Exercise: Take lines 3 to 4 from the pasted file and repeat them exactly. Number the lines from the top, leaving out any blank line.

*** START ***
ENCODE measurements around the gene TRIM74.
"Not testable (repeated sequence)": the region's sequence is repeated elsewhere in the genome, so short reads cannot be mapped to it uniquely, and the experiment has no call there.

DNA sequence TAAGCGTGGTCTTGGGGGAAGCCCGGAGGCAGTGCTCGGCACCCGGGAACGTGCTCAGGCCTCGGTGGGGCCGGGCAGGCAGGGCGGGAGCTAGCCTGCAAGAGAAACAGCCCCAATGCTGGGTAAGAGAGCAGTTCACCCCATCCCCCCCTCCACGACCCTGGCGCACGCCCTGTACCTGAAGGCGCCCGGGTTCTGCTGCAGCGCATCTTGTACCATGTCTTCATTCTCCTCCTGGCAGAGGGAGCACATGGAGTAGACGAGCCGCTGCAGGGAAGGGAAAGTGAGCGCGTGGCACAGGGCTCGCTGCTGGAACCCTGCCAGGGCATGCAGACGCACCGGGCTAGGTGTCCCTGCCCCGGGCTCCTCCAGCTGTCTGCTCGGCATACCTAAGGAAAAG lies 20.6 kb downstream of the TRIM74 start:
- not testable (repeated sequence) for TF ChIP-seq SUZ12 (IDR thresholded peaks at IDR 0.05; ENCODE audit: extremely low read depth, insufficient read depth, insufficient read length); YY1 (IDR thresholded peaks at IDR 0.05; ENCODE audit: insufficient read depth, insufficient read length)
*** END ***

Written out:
DNA sequence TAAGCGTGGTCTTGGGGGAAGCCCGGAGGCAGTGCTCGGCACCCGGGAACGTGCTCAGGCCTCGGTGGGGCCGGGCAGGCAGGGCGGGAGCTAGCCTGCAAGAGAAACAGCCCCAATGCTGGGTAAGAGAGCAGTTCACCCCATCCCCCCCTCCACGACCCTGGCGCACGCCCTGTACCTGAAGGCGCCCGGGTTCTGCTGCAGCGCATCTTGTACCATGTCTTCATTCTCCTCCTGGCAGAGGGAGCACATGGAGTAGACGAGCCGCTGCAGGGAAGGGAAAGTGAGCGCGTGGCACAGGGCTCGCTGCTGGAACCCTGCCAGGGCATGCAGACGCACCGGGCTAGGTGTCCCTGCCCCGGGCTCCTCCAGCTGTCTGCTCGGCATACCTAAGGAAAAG lies 20.6 kb downstream of the TRIM74 start:
- not testable (repeated sequence) for TF ChIP-seq SUZ12 (IDR thresholded peaks at IDR 0.05; ENCODE audit: extremely low read depth, insufficient read depth, insufficient read length); YY1 (IDR thresholded peaks at IDR 0.05; ENCODE audit: insufficient read depth, insufficient read length)